The author of a comment on social media suggested that should any ‘keen cyclists’ be living in Bicester then they should check out BicesterBUG. Although I welcome any positive support, the idea that BicesterBUG is primarily for existing cyclists, let alone keen ones, jarred with our goal of getting more people cycling in Bicester. In fact, I could go as far to say that Bicester Bike User’s Group is incorrectly named. To achieve the multitude of co-benefits that result from increase bike use in Bicester we cannot and should not limit ourselves to serving the existing ‘keen cyclists’. Reduction of air pollution, noise pollution, traffic, regeneration of the town centre and improved health of residents can only happen if more people take to their bikes for journeys and that means those who currently don’t cycle, at all.
The humble bicycle is a marvellous device, the basic design of which was invented right here in the UK over 140 years ago . Almost all of us learn to ride a bike as kids, some continue through into adulthood but most of us leave it behind, a childhood hobby unsuitable for the rigours of modern life is cast aside in favour of motorised transport, normally the private car.. Riding a bike is perceived as a fitness activity, a sport reserved for the fit (and sometimes annoying), a hobby, or a playful activity for children. The bicycle itself has shed its liberating, utilitarian roots and is cast as a toy, whether for young children or adults determined to keep up the habit.
However, many in Bicester recognise already that vehicular traffic is increasing and choking our town. What’s more the majority see cycling as a way out of the gridlock and pollution. Better cycling infrastructure is top of the list, supported by over 52% of people in a representative survey (quoted in the Bicester LCWIP). This sounds like great news, maybe the future is looking bright and the bicycle can again be the the default mode of transport for getting around Bicester, going to meet friends, doing our shopping or going for coffee rather than racing around in lycra.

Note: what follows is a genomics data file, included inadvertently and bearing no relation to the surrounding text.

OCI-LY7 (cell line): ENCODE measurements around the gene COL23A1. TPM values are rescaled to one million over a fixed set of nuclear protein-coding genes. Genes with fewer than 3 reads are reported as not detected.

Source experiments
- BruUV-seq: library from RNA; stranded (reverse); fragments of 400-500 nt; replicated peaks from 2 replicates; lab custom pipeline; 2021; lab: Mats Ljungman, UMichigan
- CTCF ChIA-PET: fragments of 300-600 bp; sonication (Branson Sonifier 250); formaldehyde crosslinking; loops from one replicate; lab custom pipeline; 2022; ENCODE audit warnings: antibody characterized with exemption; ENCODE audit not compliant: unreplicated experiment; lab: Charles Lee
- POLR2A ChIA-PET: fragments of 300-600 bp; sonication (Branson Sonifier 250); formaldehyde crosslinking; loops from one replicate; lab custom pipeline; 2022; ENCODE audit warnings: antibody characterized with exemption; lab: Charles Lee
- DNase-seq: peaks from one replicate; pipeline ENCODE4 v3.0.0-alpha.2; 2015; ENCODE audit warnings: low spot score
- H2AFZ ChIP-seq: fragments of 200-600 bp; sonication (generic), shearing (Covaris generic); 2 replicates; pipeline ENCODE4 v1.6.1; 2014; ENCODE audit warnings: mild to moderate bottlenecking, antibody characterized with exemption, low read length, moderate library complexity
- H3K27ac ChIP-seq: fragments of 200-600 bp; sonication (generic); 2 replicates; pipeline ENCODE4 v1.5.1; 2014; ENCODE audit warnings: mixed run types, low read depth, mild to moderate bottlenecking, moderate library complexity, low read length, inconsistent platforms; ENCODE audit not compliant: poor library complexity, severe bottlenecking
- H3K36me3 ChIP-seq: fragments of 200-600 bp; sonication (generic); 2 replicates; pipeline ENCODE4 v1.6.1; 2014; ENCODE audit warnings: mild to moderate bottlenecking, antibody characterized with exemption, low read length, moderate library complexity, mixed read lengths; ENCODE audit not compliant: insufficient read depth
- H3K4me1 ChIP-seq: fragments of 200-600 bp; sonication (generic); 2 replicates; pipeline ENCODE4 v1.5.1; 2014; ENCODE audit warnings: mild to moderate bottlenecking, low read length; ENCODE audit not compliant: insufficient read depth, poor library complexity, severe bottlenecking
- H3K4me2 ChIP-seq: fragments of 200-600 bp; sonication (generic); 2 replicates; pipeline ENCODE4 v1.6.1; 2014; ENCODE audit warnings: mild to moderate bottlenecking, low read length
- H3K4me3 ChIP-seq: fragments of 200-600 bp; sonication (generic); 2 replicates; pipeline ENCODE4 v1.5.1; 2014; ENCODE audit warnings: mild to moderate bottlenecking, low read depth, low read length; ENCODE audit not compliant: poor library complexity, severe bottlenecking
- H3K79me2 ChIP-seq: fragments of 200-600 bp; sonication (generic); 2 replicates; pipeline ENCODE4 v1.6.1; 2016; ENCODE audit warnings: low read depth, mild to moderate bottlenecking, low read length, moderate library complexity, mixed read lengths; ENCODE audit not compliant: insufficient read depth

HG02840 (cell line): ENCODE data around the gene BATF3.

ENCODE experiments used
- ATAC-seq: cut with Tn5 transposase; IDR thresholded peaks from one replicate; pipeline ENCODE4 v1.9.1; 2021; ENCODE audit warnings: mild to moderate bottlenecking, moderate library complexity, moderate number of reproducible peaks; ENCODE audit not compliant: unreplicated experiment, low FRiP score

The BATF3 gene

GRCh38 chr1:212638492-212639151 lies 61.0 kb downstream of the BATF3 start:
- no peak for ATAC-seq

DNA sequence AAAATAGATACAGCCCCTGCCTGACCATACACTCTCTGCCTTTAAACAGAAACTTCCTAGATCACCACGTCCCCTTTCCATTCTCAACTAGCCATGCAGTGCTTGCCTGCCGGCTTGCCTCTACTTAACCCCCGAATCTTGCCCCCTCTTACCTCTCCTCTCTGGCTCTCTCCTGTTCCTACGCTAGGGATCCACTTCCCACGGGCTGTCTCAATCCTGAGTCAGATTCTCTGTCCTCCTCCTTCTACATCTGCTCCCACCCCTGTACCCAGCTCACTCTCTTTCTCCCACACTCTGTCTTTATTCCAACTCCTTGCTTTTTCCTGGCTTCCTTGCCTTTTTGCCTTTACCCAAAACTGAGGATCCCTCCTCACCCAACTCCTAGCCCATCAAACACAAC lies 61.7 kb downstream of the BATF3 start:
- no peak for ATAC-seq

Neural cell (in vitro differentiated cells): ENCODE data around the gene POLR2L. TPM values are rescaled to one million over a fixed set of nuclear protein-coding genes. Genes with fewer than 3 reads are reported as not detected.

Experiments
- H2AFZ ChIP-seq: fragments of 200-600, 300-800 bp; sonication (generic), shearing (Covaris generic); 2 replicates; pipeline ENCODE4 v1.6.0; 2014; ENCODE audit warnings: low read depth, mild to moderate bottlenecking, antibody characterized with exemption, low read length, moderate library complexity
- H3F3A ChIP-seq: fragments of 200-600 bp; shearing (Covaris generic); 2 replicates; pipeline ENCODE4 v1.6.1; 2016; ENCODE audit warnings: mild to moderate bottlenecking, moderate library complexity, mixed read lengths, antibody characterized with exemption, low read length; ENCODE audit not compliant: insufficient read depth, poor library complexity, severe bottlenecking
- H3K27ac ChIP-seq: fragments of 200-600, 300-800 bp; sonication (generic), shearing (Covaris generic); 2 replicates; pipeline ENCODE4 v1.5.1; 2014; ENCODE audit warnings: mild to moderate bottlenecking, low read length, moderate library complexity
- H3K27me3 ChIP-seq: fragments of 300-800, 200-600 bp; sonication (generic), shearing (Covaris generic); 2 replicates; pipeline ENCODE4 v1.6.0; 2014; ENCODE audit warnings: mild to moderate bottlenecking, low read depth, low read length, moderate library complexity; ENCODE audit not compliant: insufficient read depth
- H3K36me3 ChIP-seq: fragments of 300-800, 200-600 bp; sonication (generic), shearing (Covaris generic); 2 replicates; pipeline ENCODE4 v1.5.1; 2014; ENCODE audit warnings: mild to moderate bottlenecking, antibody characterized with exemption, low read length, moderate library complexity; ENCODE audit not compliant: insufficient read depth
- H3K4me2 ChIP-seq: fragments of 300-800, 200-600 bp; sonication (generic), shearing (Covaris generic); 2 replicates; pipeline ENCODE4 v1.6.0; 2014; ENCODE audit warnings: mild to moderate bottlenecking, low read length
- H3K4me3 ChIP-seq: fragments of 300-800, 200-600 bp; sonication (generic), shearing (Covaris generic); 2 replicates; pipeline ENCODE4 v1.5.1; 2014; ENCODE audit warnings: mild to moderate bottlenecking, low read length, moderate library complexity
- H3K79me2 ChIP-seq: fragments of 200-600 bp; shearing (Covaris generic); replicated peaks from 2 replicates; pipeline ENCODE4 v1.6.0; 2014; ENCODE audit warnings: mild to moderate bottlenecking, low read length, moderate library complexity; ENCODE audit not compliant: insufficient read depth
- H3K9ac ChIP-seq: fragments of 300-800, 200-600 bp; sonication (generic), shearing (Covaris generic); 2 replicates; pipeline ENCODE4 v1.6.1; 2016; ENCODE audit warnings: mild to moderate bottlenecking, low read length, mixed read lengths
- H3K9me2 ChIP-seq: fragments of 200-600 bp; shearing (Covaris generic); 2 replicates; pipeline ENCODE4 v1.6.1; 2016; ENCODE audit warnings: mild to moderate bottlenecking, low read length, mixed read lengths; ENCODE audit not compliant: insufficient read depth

But here comes the rub, only 1% of all our journeys are by walking and cycling, the vast majority are by car. Even within Bicester, although we tend to walk more, still only 6% of journeys are by bike, with the majority of us (58%) sticking to the trusty car. We could dive into the complex reasons why people choose to travel by car in a town of only a few miles in size, where journey times are similar between cars and bikes, but the point I wish to make here is that for Bicester to thrive and not drown under traffic and parking, then it is those people who currently default to car travel for short journeys that need to convinced to make the switch.
As we have seen many people in Bicester already support improved cycling infrastructure as a way to tackle congestion, but only a small percentage of us use our bikes at present. An evocative classification of people’s interest level in cycling was coined by Roger Geller, a gentleman from Portland, Oregon, USA. These ‘4 types of cyclist’ are:
- Strong and fearless
- Enthused and confident
- Interested but concerned
- No way, no how
Only the few enthusiastic or confident enough will brave mixing with cars on the busy roads of Bicester (a necessity due to the incoherent network of bike paths). At the other end of the spectrum, there is a hardcore of people who will clearly never cycle, not necessarily through disability or age, as both of these barriers can be overcome with adapted or electric bikes, but a deeper aversion to cycling. Most interesting to BicesterBUG are the people in the ‘Interested and concerned’ group, those who are open to the idea of cycling, but due a multitude of barriers choose not to on a regular basis. Perception of risk, lack of routes, confidence, training, access to bikes and many other reasons can all play a role in peoples choice not to choose a bike despite underlying interest and understanding of the benefits.
It is these people, the ‘Interested but concerned’ that BicesterBUG is fighting for. By campaigning for those who would ride a bike if changes were made we can also serve those who already choose to cycle. By convincing people to ditch the car for certain journeys we will also free up space and roads for those who really need it, the ambulances, fire services and police to name but a few.